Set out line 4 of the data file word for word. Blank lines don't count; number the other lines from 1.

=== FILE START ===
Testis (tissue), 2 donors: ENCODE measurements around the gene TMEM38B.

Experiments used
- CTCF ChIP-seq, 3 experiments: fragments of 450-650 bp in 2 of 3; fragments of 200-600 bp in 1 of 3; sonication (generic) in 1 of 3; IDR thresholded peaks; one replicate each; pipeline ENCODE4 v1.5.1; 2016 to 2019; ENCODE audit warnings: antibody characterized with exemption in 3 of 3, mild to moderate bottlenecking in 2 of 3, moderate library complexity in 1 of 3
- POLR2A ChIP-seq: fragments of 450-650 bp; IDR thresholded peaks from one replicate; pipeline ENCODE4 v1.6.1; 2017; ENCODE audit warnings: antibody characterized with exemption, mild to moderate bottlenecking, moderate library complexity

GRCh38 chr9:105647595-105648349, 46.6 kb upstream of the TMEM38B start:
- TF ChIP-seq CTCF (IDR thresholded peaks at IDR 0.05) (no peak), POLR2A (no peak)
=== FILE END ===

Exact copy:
- POLR2A ChIP-seq: fragments of 450-650 bp; IDR thresholded peaks from one replicate; pipeline ENCODE4 v1.6.1; 2017; ENCODE audit warnings: antibody characterized with exemption, mild to moderate bottlenecking, moderate library complexity